by Michael Poeltl
It’s a fact that people engage with video almost three times longer than a static post or ad. That’s your first indication that video is your way forward. The other is that video can pack a visual punch a meme or gif just can’t accomplish. Consider an author reading passages from his or her book and the tension that accompanies it by standing in front of a group of people. If you’re lucky, you’ve filled the seats. If not, that anxious feeling could ruin your night. That’s stressful. Video readings, on the other hand, are completely stress-free. Do it from the comfort of your favourite chair. I was actually kind of nervous even to sit in front of the camera the first time, but with now over 20 videos behind me, the pace and comfort level at which I’m doing these video readings has increased ten-fold.
And, whereas in-person readings can go long, video readings should last no more than three minutes. You don’t want to give too much away, and this is more in-step with today’s short attention spans.
What’s also great about video readings is the ability to edit them. You don’t need to worry if you stutter or trip up on a word. You can take care of that in editing. Also, editing software can offer additional exciting visuals to your reading like graphics of your book or memes you’ve created. You can even animate scenes. Another fun option is to alter your voice in editing to closer resemble a character or the tone of the narrative you’re reading. I’ve gone so far as to superimpose a graphic mask over my face as I read, to allow more of the character’s narrative through to the viewer. Like a book trailer, video readings can offer a potential reader a better idea of what they’re in store for while getting to know the author intimately. Show your personality and offer some information about yourself before and after the reading. Brand yourself.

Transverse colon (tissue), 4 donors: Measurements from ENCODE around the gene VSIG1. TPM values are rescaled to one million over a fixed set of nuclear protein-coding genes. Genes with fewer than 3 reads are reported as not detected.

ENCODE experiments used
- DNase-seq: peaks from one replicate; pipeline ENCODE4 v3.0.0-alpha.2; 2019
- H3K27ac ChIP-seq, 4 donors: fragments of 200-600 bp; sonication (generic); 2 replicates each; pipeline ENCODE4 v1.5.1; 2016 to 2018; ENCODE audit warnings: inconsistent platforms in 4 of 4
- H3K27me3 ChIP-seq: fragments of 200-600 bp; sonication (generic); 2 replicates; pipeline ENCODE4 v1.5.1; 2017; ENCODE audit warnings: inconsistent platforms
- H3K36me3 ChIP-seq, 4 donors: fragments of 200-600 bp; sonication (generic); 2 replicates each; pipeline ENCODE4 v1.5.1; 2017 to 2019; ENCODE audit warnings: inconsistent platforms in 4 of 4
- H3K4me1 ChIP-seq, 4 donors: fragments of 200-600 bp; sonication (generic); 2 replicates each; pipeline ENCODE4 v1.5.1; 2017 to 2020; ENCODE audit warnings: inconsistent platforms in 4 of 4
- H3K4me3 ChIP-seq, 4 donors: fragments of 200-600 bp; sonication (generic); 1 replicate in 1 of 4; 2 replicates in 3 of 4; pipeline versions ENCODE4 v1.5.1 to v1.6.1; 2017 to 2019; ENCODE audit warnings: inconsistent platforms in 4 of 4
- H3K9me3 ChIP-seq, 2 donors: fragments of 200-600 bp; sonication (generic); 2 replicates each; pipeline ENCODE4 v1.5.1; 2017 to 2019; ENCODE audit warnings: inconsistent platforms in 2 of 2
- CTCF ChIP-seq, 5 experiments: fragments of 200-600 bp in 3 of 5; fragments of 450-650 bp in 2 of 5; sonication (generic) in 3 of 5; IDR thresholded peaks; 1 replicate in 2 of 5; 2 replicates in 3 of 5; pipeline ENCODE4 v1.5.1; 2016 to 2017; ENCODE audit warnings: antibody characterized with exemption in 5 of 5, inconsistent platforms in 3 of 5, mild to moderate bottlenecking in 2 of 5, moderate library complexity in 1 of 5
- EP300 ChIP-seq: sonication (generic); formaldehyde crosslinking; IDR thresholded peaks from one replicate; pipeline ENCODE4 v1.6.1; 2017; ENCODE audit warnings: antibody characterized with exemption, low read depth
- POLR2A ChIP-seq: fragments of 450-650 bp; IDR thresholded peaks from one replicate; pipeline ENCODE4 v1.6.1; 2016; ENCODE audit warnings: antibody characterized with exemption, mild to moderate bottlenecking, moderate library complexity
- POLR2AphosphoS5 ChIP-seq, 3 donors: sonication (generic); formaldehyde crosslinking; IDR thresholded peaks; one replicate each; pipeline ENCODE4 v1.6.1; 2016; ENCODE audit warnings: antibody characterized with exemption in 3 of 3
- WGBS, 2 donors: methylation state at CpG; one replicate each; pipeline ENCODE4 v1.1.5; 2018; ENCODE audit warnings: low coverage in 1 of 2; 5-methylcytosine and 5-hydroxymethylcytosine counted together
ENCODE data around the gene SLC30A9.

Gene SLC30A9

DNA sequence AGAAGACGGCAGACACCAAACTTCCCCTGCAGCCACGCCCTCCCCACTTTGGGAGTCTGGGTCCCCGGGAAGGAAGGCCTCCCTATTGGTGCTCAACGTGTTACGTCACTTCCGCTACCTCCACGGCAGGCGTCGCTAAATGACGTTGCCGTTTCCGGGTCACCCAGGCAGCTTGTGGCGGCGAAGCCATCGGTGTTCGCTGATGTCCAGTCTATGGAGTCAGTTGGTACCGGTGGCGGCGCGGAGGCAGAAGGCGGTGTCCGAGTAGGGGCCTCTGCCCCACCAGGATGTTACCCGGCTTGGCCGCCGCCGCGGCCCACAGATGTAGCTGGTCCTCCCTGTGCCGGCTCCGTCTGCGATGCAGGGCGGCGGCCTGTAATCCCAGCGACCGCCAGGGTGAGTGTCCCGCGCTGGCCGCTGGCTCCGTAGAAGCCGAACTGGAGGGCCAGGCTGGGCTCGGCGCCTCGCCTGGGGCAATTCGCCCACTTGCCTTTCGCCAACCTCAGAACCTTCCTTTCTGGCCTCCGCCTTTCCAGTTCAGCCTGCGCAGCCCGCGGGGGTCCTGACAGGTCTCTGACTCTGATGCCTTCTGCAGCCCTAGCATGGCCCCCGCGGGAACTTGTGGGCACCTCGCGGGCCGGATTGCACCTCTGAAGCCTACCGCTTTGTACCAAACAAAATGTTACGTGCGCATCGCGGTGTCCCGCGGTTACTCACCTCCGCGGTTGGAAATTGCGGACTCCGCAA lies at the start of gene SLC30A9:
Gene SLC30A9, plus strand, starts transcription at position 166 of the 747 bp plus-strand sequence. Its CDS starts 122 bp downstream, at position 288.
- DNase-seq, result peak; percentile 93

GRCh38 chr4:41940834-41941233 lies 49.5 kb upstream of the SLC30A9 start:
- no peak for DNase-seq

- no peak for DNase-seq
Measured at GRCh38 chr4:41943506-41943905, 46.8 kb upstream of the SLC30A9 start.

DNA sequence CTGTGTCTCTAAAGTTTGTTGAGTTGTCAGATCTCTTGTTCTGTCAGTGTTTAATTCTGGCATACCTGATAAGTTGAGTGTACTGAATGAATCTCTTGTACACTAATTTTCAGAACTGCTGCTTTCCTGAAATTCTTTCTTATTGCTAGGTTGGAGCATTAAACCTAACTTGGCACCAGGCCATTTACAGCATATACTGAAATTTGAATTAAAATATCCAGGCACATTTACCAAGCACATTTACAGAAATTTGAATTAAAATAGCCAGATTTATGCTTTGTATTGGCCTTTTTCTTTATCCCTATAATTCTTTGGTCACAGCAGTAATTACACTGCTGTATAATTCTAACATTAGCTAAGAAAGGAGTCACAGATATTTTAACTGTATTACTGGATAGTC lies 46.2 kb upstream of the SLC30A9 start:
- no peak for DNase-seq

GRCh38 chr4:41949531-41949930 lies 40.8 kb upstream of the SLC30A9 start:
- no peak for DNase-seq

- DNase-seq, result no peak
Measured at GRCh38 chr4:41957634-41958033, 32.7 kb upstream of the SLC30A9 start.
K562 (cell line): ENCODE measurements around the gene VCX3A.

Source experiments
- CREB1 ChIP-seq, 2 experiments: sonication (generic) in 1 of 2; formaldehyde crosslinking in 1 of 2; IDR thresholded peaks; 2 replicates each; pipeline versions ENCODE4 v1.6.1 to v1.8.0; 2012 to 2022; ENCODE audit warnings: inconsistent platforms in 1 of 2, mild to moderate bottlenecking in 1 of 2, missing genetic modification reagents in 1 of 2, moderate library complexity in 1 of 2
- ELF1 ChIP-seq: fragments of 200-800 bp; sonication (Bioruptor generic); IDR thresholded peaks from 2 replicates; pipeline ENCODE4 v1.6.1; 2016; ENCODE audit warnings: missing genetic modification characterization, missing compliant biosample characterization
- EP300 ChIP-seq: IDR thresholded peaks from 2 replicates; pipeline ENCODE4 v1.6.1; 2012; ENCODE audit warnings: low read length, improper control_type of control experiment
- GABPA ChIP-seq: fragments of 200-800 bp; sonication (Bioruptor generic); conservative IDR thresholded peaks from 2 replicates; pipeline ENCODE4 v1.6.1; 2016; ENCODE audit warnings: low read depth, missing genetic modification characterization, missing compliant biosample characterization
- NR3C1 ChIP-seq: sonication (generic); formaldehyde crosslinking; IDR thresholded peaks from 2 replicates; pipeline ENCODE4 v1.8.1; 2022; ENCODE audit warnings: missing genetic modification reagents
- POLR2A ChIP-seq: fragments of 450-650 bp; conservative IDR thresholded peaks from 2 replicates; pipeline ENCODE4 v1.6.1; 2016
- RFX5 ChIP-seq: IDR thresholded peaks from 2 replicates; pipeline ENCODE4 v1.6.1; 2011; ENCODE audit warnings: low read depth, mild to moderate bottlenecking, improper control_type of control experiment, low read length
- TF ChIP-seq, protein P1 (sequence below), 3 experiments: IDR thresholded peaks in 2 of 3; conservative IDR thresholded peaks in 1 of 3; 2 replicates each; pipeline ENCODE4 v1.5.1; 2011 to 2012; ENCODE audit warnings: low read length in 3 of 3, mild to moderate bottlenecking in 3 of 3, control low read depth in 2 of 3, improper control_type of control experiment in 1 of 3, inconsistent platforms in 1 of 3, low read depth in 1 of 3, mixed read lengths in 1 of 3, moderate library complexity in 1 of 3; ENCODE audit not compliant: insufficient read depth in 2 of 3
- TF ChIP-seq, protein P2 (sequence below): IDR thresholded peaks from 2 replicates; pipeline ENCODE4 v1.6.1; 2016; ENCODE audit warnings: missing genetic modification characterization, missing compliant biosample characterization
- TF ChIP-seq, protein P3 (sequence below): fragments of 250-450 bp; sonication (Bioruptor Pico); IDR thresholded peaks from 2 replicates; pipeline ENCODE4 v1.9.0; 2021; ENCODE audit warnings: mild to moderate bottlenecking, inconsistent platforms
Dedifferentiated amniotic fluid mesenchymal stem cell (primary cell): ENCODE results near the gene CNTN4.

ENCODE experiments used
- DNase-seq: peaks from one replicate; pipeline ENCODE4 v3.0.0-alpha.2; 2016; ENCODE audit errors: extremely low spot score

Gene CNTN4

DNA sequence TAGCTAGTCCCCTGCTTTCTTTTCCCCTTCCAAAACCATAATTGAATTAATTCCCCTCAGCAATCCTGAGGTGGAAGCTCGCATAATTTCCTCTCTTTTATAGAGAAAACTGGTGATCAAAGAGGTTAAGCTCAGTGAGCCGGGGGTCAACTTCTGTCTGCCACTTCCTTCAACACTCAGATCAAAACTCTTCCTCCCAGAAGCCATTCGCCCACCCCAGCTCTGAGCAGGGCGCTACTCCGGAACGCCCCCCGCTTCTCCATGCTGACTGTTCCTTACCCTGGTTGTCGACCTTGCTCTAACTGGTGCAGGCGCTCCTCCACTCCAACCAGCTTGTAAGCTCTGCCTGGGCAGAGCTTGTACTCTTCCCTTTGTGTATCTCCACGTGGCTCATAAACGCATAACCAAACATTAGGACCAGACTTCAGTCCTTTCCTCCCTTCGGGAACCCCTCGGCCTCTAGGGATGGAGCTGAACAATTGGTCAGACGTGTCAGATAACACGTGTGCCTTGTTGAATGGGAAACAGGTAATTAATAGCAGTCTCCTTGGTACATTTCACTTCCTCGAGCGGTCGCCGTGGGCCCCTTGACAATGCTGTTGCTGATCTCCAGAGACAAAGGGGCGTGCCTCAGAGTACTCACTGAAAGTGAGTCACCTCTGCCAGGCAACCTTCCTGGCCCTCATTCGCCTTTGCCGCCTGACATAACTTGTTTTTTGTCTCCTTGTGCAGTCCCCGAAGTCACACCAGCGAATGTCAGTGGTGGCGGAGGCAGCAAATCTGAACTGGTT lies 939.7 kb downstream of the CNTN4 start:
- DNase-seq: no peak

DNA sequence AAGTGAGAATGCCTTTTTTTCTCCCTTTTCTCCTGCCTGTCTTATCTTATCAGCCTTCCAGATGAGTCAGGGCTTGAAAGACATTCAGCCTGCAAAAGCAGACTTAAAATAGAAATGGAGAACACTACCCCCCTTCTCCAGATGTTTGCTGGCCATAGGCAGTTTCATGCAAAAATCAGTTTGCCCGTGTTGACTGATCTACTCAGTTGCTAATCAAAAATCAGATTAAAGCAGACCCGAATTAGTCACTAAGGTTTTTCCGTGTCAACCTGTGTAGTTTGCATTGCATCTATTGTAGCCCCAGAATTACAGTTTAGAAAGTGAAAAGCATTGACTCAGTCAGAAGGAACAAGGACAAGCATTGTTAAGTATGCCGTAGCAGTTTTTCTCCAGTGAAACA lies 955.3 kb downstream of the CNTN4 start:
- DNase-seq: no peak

I’ve gone so far as to read aloud my worst reviews. It’s a comical take on an otherwise depressing reality that not everyone who reads your book will love it. It’s a way of taking back your power without arguing with a reviewer over minutiae.
What you’ll need… A decent camera. Honestly. You’ll want a DSL with a plug-in directional mic that will kill any ambient noise and focus on your voice. I use a Panasonic Lumix FZ-1000 camera with a wide lens, a Video Micro RODE microphone and then edit everything with PowerDirector 16 software. I’m proficient in Photoshop as well and create my own visuals to assist with the video readings and keep the viewers’ interest. This can be done with your smart phone, but it will sound like a smart phone shot it.
Additionally, in creating these video readings, I discovered a category on YouTube called Booktube which offers similar video experiences where readers review books and explain them to their audience – encouraging book sales. I now tag each video with Booktube or Booktuber in addition to other relevant tags. Another great thing about placing your videos on YouTube is that it offers a transcript of your video. This assists those searching to find keywords and phrases within the dialogue on your video.
Lastly, plan your video like a newscast. Set yourself up in the corner and leave about half the screen blank so you can add your graphics and animations. Have fun with it. Show your readers and potential readers who you are. If you write non-fiction, become the expert and offer interesting facts about your genre. There’s no limit to what you can accomplish with video. I add my videos to my Facebook page, Goodreads page, and YouTube channel. My Amazon Author Page seems to want smaller files than I can break them down to. Oh well. Become a video author. Become a Booktuber. Get involved in the movement. Authors are people too!
Michael Poeltl is a ten-time self-published author who also offers marketing tips and tricks to help indie authors get their books in front of readers. His latest novel pulls for the Sci-fi, Space Opera genre with a second in the series being written now. For more on Michael, you may visit his website or his Amazon.com Author Central Page.